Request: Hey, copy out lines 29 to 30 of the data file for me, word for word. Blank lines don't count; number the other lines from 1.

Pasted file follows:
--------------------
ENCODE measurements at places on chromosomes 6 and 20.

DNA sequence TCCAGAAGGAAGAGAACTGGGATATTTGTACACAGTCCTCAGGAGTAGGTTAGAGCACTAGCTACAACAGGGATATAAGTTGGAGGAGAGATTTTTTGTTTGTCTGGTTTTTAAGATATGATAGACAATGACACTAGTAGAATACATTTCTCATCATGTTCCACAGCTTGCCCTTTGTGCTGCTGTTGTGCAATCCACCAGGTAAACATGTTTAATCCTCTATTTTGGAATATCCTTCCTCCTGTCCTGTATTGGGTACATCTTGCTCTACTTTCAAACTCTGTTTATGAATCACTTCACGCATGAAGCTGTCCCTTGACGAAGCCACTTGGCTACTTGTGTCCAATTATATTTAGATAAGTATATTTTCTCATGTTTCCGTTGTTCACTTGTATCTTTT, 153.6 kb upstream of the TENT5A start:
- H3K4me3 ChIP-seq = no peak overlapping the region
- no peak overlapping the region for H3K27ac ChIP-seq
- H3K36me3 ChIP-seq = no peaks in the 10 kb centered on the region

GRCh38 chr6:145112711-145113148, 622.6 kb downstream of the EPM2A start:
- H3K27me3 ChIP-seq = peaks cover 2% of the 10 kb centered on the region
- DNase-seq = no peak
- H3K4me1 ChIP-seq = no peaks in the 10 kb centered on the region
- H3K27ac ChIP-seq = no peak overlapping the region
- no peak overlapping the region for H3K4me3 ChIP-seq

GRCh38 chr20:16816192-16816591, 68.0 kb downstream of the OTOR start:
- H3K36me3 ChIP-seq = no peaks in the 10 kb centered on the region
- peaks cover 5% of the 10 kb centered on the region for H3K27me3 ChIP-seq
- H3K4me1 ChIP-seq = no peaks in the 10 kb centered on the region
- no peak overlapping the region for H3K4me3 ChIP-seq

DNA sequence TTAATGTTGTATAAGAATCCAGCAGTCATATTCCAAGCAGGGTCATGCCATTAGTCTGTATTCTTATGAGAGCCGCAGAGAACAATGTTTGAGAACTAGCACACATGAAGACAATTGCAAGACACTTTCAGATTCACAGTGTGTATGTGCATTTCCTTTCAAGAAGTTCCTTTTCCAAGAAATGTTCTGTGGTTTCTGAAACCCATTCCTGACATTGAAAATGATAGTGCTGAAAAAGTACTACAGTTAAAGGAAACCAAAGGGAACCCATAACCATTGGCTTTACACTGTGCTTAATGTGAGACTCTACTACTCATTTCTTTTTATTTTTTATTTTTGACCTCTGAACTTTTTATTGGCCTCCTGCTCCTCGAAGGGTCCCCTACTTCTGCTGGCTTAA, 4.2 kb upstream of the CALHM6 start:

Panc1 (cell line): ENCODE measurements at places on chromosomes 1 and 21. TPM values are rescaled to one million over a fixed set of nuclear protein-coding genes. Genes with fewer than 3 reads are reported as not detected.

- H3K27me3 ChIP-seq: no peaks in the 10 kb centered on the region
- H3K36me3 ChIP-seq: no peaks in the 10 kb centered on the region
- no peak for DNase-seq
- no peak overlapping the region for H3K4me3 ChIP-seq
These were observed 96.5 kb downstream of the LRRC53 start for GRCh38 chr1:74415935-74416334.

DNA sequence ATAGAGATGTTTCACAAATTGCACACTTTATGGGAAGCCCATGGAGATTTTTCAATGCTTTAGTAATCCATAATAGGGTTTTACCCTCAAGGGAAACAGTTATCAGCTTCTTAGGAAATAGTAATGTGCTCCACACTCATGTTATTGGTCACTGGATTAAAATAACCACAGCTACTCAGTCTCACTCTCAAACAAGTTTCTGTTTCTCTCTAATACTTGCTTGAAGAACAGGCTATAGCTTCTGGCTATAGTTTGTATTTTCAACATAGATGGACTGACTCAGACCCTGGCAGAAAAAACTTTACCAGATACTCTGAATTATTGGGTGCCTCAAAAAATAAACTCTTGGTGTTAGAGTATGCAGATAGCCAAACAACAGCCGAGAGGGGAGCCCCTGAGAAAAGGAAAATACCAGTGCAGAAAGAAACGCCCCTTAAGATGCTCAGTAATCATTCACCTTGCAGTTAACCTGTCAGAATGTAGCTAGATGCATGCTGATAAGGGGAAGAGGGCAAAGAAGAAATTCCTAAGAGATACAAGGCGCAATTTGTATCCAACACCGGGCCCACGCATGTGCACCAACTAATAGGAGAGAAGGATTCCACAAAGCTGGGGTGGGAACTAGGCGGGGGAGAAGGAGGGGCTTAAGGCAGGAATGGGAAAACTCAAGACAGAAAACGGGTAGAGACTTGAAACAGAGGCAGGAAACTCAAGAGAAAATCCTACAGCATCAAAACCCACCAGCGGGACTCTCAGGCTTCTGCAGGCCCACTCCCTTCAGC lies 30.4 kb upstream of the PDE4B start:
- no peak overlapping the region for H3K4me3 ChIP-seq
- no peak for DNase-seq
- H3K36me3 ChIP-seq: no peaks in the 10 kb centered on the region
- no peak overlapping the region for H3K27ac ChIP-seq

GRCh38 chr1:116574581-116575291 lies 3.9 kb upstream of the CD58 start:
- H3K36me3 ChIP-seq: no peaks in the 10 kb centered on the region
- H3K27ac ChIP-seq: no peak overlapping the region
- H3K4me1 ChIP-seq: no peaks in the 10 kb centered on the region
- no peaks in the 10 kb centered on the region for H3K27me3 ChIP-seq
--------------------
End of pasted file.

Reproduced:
GRCh38 chr1:116574581-116575291 lies 3.9 kb upstream of the CD58 start:
- H3K36me3 ChIP-seq: no peaks in the 10 kb centered on the region